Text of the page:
RRMM: Educating Pharmacists on Anti-BCMA Therapy


The importance of coordinated care and proper education to pharmacists on best practices when dispensing anti-BMCA therapy to patients with relapsed/refractory multiple myeloma.

Bhavesh Shah, RPh, BCOP: There are extensive REMS [risk evaluation and mitigation strategy] programs that we are exposed to with other myeloma drugs. This is nothing compared to that. But I think the thing that throws off people is the outside expertise that you need. You can’t have a hematologist assessing for keratopathy or visual acuity, even though they could probably do it. What I hear is that pharmacy is probably heavily involved in caring for these patients because somebody needs to make sure that the patient gets to the appointment, the patient has that test before their dose.

That’s part of the REMS and there’s an authorization that you get. But it’s not like the other REMS programs where you actually need an authorization number, and then you get a confirmation number, and then you dose the patient. There are definitely steps that need to happen, and I know that pharmacy has been leading, at my institution, in oversight of this. I want to know how pharmacy is involved at your institutions.

Ryan Haumschild, PharmD, MS, MBA: Bhavesh, I know I already spoke, but one of the things I want to bring up that’s been key is, I’ve had a lot of people across the country reach out to figure out how to operationalize this. We’re very collaborative, oncology pharmacy is a small world, and so we’re always here to help each other, and especially with something like belantamab, which is new and innovative. One of the key pieces I want to share is, we’re so used to managing REMS sometimes in the multiple myeloma clinical only. We keep Revlimid in the clinic, not a lot of specialty pharmacies have access to the IMiDs [immunomodulatory drugs], so we’re used to sending it outside.

It’s kind of its own world. And what we’re finding is if people try to keep that model with Blenrep and only have someone in the clinic management, it’s not going to be sustainable. You’ve got to collaborate with your infusion center, whether you’re Robert and working with a community infusion center, or a different infusion center, or whether within an integrated delivery network. It’s so important to both have people own it, and put some onus on pharmacy like you mentioned, because that’s the way it is going to be most successful. I’ve seen people run into so many road blocks when someone in clinic is trying to manage the whole thing; it’s not always feasible.

But when you have a key player like Robert or like my multiple myeloma pharmacist, and then you have an authorized representative [AR] in the infusion center who’s also a key partner to make sure things are getting signed off in time, that’s where it becomes almost seamless at that point. Especially with where BCMA therapy is headed, it’s not something that’s going away, and so it’s important that we figure this out now so patients can get started. I didn’t mean to circle back to our process, but I’ve learned from a lot of community practices and hospitals that these are some of the tripping blocks that hold them back from being able to treat more patients.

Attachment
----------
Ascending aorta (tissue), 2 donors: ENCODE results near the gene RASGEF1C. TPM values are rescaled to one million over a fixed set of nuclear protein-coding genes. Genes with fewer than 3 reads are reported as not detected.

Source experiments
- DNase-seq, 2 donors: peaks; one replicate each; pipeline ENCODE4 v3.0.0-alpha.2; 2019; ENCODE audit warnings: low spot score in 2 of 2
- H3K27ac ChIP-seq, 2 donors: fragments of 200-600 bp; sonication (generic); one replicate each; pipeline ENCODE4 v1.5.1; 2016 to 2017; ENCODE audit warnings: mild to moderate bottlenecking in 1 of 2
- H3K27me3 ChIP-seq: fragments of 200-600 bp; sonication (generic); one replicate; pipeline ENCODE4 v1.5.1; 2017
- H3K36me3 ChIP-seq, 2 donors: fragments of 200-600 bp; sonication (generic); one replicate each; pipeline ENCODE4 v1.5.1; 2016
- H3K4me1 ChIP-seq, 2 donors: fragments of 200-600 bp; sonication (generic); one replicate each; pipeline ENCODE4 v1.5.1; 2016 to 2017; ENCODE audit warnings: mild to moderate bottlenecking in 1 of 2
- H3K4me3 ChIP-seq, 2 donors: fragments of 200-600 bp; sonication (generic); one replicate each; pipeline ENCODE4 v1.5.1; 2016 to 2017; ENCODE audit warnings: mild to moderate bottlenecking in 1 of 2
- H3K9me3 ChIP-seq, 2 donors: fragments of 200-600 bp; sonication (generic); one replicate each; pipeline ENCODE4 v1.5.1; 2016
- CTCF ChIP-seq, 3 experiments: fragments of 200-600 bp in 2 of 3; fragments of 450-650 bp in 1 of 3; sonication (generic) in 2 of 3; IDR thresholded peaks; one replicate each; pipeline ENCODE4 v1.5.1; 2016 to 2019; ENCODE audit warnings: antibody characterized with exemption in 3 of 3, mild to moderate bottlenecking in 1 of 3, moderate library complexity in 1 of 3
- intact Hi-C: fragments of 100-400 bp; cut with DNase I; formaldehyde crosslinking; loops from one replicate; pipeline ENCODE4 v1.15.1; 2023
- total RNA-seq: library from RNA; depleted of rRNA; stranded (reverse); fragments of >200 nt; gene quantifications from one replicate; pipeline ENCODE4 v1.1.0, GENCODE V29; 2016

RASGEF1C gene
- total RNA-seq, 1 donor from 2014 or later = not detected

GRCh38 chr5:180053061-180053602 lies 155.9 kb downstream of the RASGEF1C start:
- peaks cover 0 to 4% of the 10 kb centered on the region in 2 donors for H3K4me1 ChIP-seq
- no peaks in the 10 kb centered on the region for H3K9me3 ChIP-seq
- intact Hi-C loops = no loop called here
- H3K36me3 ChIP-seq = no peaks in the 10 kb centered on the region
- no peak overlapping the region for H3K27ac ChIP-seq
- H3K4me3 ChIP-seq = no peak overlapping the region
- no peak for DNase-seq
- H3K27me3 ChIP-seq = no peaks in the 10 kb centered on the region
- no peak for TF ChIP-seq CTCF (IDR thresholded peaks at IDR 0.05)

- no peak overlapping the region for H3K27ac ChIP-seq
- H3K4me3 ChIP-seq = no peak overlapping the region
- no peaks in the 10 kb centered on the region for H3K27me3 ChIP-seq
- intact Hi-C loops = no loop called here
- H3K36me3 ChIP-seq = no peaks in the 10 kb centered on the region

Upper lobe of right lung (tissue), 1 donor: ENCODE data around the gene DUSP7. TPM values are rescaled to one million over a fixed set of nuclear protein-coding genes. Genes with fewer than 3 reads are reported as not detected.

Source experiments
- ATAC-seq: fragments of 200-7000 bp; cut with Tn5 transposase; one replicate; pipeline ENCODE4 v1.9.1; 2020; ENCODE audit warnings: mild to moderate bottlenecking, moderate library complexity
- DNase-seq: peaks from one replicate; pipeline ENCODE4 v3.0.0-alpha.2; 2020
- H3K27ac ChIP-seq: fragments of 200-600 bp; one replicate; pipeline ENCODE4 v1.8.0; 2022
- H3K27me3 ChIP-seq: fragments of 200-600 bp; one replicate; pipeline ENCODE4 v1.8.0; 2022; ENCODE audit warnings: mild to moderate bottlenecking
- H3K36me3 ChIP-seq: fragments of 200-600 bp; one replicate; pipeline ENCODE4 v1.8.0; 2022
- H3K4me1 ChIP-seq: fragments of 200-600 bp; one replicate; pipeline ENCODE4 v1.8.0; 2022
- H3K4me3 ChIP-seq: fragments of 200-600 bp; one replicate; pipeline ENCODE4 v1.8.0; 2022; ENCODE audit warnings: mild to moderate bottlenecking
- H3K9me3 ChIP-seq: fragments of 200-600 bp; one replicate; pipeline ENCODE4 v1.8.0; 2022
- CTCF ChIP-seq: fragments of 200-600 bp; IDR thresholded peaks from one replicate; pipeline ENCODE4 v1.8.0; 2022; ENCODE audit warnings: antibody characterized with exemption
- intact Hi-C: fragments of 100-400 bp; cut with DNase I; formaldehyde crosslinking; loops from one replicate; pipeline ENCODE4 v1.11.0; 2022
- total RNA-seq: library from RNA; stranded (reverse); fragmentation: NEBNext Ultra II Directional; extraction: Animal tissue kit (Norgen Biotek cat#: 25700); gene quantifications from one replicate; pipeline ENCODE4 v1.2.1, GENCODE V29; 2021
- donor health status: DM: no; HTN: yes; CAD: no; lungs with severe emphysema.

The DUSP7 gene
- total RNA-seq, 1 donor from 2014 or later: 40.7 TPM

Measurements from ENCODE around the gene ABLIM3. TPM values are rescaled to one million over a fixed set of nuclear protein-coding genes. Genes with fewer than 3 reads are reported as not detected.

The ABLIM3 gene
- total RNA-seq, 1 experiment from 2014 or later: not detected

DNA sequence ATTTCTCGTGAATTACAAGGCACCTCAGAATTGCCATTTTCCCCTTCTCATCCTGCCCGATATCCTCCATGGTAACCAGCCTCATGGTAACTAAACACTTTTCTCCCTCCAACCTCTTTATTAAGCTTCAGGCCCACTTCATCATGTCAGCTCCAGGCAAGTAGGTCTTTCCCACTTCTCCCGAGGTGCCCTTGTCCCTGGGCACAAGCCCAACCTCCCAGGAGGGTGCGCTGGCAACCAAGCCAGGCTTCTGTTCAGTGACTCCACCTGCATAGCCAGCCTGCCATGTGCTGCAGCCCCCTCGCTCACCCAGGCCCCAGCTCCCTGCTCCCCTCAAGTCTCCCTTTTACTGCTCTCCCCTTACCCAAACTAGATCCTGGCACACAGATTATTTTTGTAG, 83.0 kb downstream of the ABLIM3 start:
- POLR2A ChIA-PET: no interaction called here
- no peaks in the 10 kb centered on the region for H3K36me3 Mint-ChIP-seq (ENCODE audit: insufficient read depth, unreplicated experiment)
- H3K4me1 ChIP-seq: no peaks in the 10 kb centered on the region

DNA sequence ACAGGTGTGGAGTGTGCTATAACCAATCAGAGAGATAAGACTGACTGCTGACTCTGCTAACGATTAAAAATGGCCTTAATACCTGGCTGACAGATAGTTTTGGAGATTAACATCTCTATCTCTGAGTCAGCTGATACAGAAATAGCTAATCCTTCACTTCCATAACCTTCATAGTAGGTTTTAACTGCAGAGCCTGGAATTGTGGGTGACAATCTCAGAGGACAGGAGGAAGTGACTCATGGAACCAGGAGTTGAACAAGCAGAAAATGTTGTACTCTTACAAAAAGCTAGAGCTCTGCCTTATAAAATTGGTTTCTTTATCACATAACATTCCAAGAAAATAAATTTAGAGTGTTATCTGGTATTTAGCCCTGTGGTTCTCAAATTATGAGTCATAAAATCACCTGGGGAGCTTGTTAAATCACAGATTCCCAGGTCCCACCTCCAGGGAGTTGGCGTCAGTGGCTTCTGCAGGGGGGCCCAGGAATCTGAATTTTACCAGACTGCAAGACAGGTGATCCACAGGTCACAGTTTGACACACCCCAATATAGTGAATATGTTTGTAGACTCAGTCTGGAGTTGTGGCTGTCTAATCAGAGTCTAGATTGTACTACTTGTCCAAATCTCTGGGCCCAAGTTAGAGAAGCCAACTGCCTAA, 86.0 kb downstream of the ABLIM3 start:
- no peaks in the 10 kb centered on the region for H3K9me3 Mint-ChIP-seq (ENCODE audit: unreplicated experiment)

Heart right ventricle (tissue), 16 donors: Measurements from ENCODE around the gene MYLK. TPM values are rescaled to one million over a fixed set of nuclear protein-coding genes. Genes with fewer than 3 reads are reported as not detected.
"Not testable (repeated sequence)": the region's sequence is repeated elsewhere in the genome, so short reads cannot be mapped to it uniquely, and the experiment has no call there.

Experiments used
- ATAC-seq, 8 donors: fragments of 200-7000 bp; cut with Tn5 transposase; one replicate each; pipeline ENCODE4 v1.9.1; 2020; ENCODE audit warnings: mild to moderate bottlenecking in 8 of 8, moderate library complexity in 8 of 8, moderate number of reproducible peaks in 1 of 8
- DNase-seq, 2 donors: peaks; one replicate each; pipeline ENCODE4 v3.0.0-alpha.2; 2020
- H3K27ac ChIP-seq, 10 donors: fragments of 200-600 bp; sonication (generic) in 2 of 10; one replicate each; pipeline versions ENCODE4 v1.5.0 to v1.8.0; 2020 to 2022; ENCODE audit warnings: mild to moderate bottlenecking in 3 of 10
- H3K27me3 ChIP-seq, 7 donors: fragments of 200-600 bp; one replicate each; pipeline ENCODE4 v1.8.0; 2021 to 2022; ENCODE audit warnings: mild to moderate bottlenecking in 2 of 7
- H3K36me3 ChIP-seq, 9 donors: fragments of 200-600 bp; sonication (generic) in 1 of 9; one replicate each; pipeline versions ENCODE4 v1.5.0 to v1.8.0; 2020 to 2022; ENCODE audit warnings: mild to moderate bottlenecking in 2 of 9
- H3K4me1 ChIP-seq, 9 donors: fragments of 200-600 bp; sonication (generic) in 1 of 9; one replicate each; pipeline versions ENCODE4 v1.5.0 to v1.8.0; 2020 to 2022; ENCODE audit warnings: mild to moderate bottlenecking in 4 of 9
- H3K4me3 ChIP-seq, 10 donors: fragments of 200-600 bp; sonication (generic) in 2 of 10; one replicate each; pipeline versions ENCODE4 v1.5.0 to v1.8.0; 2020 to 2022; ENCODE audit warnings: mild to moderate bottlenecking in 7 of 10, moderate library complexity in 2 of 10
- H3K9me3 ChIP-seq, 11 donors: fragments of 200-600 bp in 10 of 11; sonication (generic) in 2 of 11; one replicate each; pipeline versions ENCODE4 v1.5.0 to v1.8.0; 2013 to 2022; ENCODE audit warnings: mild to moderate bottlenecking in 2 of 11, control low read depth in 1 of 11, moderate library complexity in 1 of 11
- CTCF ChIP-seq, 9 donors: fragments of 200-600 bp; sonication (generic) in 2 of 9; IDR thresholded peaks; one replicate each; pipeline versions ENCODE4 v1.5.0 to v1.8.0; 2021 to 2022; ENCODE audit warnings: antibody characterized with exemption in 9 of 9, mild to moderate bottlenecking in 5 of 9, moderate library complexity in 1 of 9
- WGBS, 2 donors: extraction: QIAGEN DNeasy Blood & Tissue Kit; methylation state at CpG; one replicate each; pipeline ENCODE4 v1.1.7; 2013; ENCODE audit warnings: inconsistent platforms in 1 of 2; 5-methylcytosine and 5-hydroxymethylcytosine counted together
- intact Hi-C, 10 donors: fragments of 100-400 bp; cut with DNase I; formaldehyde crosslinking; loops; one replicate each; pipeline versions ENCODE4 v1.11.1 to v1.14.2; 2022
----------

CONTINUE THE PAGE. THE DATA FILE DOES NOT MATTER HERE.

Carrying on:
Bhavesh Shah, RPh, BCOP: Go ahead, Robert.

Robert Mancini, PharmD, BCOP, FHOPA: I agree with what Ryan said on that one, and I have also done the same thing, helped others in our area who are trying to get this set up. What I find is that when there’s reluctance for any one person to take the reins as well, you run into the same issues that Ryan talked about. For us at least, I am the AR, yes in the clinic, but our clinic is not the only one that uses the drug. So we’ve set up every one of our infusion center pharmacists not as ARs, but as delegates for the health care system, and that’s helped ensure we have someone else who is managing that piece.

At least for us, one of our benefits of being on Epic [electronic record program], we’re able to build a lot of these safeguards and these processes into the treatment plan itself to make sure that everyone knows about it, and we provide that education. But for us, the biggest coordination is not just in pharmacy, but between myself or the other pharmacist and our primary nursing staff. Each of our oncologists has a primary nurse who works with them, and it’s coordination between the two of us to ensure that those steps and the coordination, especially with the other providers, happen.

Bhavesh Shah, RPh, BCOP: I think anti-BCMA therapies are going to be part of the treatment of myeloma. We have combinations coming out, so I think it’s really important to have this figured out right now, versus trying to figure this out later when you have combinations involved. It’s great to share best practices and continue to utilize other resources from institutions that have done this with success.

Transcript edited for clarity.

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